There has been a huge void between the purpose of this blog (to report on/critique my NSCAD University experience) and what my posts have been centered around. I think one of the main problems with this term is the lack of ‘work’ I have produced, which has resulted in almost getting a pink slip for my 9 credit APC class.
Here’s some thoughts and discussions from this mornings AHIS 4510 Postcolonialism & Craft class (Dr. Sandra Alfoldy) before I head uptown to work. We had three readings for today to study during the week, gather questions, and then come together and discuss. A different student was to present each reading, before leading into the talk (a senior seminar class – 16 students) The readings for this week were fairly complex (most of the readings have been on intensely troubling subjects), the topic was Case Study#4: African American Quilting, and the readings were Amei Wallach, “Fabric of Their Lives,” Shane White and Graham White, “Slave Clothing and African-American Culture in the Eighteenth and Nineteenth Centuries,”and bell hooks, “An Aesthetic of Blackness: Strange and Oppositional.”
The reading/discussion that particularly absorbed me was bell hooks’ “Aesthetics of Blackness.” It was at the end of class, I was pretty exhausted and starting to not focus on the discussion anymore when the group diverted from the political and social problems that were deeply embedded in the previous two readings and started to turn towards our perception and our criticisms as a culturally diverse (even though virtually non-interracial) class.
I was extremely interested when race and culture didn’t seem to impact the discussion and we all turned towards an idea proposed by bell hooks in the reading: that aesthetics can be taught, we can teach ourselves to see, as we would say in 18th c. – to ‘acquire good taste’. Sitting in a group completely composed of artists, who it has been said to have a ‘natural’ ability or ‘talent’ for art making practice there were a few mixed reactions. The discussion when even further into what can be taught, what we have learnt from our art based education (as the majority of us are preparing to graduate in April), what is instinctual, what has become as part of us as say eating or breathing. What really hit me hard was how empowered we are by knowledge, by the institution, by learning but also the weight that we begin to carry as a result of knowing almost to much. Ignorance is bliss…or is it? Dr. Alfoldy put it well when she said “everyday you need to choose where the heaviness is going to stop.”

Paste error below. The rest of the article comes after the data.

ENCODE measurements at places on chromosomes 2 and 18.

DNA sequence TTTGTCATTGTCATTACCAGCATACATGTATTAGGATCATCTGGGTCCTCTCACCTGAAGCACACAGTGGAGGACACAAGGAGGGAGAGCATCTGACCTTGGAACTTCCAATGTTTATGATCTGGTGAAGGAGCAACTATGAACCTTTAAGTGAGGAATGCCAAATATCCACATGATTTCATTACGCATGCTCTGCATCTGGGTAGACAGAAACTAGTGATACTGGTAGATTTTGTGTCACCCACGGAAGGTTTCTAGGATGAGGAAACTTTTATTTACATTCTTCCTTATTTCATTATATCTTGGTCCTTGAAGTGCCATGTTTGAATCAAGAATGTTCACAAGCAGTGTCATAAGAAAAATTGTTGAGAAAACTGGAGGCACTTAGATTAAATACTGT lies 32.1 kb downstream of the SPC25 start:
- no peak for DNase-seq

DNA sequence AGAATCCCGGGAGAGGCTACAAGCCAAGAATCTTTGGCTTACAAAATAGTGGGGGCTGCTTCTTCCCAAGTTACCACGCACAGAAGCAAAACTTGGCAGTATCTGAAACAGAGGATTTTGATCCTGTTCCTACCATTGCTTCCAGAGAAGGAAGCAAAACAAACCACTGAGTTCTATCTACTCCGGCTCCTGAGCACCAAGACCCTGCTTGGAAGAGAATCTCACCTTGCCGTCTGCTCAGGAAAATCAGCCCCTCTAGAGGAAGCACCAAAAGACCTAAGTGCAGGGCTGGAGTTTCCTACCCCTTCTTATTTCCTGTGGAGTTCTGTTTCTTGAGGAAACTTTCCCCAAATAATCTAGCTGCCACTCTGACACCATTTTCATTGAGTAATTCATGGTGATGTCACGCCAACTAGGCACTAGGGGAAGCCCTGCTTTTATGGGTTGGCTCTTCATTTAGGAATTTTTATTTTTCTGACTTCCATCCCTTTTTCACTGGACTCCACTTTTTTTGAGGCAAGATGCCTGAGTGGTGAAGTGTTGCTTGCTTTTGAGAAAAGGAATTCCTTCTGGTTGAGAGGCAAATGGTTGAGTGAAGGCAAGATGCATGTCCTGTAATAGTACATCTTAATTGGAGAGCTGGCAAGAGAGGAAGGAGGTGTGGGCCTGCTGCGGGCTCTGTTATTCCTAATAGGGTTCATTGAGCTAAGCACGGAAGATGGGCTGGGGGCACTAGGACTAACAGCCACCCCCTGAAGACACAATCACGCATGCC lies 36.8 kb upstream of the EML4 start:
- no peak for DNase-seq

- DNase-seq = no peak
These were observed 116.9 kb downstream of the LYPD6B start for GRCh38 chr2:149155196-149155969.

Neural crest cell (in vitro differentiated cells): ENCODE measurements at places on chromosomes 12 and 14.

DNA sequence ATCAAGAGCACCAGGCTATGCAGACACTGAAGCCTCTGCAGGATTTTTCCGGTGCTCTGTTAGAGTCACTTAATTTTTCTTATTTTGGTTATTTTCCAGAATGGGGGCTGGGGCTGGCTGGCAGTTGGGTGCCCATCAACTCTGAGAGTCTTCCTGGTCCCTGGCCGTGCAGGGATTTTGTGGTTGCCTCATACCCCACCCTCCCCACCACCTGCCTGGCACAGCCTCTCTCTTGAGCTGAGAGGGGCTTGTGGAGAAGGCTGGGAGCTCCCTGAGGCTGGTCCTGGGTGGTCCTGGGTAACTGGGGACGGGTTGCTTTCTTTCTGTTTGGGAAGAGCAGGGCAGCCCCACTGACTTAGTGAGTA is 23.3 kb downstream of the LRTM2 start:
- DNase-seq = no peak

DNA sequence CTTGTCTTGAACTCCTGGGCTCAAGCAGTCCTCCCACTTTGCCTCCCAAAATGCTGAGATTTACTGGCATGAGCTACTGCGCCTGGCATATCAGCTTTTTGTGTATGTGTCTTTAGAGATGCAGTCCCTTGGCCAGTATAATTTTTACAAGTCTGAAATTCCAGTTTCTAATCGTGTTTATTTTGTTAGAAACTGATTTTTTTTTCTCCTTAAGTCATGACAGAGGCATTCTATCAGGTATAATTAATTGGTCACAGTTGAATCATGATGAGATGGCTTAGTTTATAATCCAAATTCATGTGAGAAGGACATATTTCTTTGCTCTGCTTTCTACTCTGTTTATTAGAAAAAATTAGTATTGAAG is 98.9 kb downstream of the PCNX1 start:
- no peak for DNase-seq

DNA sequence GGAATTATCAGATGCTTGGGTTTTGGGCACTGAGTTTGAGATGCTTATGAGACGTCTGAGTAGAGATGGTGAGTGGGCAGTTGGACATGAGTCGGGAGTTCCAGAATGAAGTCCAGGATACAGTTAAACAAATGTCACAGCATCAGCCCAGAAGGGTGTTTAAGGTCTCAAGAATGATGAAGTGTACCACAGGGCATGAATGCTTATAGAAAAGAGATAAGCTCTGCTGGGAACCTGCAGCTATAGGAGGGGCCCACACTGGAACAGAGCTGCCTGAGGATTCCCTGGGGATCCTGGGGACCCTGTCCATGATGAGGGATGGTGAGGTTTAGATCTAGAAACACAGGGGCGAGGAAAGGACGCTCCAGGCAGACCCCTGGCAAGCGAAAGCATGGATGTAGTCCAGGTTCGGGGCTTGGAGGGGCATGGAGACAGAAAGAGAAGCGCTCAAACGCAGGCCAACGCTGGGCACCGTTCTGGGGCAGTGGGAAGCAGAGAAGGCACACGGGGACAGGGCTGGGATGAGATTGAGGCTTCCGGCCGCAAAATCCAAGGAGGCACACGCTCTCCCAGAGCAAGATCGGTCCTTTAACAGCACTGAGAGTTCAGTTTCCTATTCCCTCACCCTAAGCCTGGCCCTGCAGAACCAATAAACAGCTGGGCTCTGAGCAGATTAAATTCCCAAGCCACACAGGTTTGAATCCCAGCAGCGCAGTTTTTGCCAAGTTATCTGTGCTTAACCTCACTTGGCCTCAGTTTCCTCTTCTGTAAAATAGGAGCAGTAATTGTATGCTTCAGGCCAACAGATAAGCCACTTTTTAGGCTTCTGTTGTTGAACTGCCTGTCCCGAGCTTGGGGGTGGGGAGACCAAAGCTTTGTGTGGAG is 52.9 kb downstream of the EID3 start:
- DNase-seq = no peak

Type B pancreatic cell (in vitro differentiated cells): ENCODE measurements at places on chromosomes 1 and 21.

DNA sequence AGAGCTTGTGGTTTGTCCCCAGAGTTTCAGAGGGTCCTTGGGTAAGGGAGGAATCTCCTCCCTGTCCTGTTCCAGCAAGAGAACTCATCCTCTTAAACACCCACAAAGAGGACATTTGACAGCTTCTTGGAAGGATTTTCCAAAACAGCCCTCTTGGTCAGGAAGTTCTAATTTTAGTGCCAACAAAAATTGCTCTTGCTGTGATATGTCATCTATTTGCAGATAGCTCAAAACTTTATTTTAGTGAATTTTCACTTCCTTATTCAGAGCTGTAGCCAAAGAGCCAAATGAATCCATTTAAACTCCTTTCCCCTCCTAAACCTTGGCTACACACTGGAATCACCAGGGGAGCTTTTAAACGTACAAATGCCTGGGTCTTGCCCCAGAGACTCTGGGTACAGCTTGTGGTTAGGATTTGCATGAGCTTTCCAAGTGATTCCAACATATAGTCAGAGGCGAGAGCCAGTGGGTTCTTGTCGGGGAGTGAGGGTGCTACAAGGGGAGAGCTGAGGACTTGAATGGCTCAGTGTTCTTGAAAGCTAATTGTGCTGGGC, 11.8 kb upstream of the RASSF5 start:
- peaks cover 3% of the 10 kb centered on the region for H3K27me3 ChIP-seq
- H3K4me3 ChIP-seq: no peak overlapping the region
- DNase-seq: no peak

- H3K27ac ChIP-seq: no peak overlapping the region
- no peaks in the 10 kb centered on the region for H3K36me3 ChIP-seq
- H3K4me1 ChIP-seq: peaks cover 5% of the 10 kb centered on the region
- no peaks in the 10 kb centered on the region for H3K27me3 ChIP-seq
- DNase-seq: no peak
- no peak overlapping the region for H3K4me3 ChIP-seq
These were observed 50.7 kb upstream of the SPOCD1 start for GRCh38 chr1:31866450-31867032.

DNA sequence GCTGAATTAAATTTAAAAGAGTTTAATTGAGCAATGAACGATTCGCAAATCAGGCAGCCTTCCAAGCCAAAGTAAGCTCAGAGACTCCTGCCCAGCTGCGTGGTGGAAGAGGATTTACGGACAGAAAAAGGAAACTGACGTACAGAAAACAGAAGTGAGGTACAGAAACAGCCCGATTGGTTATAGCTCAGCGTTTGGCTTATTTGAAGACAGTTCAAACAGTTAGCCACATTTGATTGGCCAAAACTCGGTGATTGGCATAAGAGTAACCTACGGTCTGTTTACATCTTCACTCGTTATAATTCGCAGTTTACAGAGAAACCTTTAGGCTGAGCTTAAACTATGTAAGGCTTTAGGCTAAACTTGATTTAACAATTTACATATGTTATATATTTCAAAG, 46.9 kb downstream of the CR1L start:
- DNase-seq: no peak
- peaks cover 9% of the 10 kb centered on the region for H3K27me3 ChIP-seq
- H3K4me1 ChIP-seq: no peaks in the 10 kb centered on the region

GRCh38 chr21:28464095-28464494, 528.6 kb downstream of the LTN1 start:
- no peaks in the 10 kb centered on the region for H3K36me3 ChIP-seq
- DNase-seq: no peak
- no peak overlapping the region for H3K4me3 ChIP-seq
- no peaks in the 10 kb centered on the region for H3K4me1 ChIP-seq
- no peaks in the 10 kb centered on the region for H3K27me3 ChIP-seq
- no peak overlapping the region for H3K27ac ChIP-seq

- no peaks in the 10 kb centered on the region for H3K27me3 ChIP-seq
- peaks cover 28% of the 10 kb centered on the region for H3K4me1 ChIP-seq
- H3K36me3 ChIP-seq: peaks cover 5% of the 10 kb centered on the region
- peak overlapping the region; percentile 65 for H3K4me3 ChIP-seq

In preparing my research for the term paper (On Nova Scotia Mi’kmaq nostalgia and authenticity through craft objects) there is a definitive burden that comes with awareness. One thing I have continually struggled with is how to term or phrase European colonial expansion into Nova Scotia, as there is much evidence of an Euro presence (travel and settlement) long before the colonization and overturn of First Nations culture and society in the coastal/ eastern provinces. One Mi’kmaq historian and writer, Daniel N. Paul coined the periods of living in Nova Scotia (and the maritime/New England areas) as pre-colonial European and post-European colonization.
There is also a second interpretation to bell hooks statement on our need to teach ourselves to see, that is the cultural implications of colonialism. A point that had been made in relation to the first reading on the Gee’s Bend quilts was capitalist consumption and this was brought out again by the presenter for bell hooks. The older generations of the African American community had relied on aesthetics to lift the spirit during periods of certain and unrelenting oppression. The focus today of the younger generation is on this capitalist notion of consumption.
This clip critiques and comments heavily on pop culture and is an interesting 6 minute clip.
I can’t get past this idea of “heaviness” that comes with knowledge. Knowledge is power, and power is a burden…
You can visit our class site here for more information on this course.